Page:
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Coffee and sugar surge see softs on top in January Coffee and sugar surge see softs on top in January Coffee and sugar surge see softs on top in January

Coffee and sugar surge see softs on top in January

Ole Hansen

Head of Commodity Strategy

Summary:  While copper and gold, stole much of the attention last month, a late surge in coffee and sugar helped drive the BCOM Softs Index to an 8.6% gain, driven by weather relatet supply worries and excessive speculative short positioning being forced to take cover

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While copper and iron ore, as well as gold, stole much of the attention last month, a late surge in coffee and sugar helped drive the soft sector to the pinnacle. The Bloomberg Softs index, which also includes cotton, ended up 8.6% last month while the industrial metal sector which had led from the front all month was beaten into second spot with an 8.1% gain with precious metals in a distant third at 4.4%. The reason why the Bloomberg Agriculture Index only managed an overall 2% gain was due to weakness across the grain sector which is by far the biggest component of that index.

Coffee surge led by Robusta

Arabica and Robusta coffee futures in New York and London recovered strongly to reach a three-month high on rising concerns the world may see a third consecutive deficit, led by a shortage of Robusta beans. Hence the reason why recent gains have been led by Robusta which following a second half slump last year went on to recover strongly last month, primarily driven by supply concerns. ICE monitored Robusta stocks have falling to 6,182 contracts or 61,820 tons, the lowest level since 2016 when contract rules were changed. In addition, Vietnam’s Statistics Office reported that exports from the world’s second biggest exporter of coffee, primarily Robusta, sank by 31% year-on-year in January to 160,000 tons. This coming on top of a forecast from coffee trader Volcafe, that the global 2023/24 Robusta market could see a record deficit of 5.6 million bags as Indonesia, the world’s 3rd largest producer is expected to see their 2023/24 production fall to a 10-year low due to damage caused by excessive rain.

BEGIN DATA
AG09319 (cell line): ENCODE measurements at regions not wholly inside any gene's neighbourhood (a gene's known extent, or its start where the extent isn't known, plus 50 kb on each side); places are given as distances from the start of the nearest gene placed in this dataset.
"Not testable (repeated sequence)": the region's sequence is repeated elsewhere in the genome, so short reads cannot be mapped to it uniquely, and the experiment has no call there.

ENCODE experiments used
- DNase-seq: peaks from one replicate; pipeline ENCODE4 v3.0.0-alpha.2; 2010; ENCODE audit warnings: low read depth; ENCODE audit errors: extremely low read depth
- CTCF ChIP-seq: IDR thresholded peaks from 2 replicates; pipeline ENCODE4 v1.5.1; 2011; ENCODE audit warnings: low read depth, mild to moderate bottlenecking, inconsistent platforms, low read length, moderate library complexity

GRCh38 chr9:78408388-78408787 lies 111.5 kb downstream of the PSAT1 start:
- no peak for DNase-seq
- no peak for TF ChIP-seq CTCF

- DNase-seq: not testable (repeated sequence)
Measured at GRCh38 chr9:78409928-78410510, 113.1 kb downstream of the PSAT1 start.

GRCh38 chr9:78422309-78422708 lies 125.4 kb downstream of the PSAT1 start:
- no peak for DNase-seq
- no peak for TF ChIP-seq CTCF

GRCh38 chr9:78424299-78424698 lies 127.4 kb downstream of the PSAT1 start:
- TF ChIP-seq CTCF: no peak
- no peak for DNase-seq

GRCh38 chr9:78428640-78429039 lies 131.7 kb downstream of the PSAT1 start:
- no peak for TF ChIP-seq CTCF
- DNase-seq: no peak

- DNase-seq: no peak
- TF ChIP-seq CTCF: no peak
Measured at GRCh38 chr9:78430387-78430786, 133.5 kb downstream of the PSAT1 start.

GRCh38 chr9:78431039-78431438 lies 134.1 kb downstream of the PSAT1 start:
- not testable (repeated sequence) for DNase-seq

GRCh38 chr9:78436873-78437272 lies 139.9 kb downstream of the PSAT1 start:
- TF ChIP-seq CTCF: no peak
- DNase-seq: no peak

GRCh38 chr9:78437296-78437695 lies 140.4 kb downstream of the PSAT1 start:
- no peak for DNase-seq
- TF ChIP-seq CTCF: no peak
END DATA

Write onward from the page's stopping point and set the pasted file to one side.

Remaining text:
Arabica coffee meanwhile jumped 6.7% on Tuesday, thereby increasingly signaling an end to the month-long correction which saw the price slump by 40% between August last year and January 11. Since then, the futures price has surged higher by 29% to reach a three-month high at $1.82/lb. The fundamental driver being a deteriorating outlook for coming season in Brazil with forecasts pointing to a small 2023 crop for the 3rd year in a row. Delayed harvests in Central America and worries about Peru’s next crop amid political unrest have added further upward pressure on the price. 

Developments that have forced a major turnaround from hedge funds who in recent weeks have amassed the biggest net short in more than three years. It highlights the importance of watching the weekly COT update as a change in the technical and/or fundamental outlook can have an outsized price impact when positions are elevated.

Raw sugar hits six-year high

Global supply concerns remain the key driver behind sugar's recent rapid ascent. It culminated on Tuesday when the March futures contract in New York ended the month at 21.81 cents a pound, the highest for the front month or most-active traded contract since November 2016. The latest run up in prices was driven by news from India, the world’s second-biggest grower, after the Indian Sugar Mills Association reduced its estimate for the country’s output this season by 6.8% to 34 million tons. A development that is likely to reduce exports to a total of 6.1 million tons from 9 million previously forecast. Adverse weather and mills diverting more cane toward ethanol being cited as the main reasons behind the reduction, adding to concerns that India’s government may curb exports in order to safeguard domestic supply and ensure prices remain stable. 


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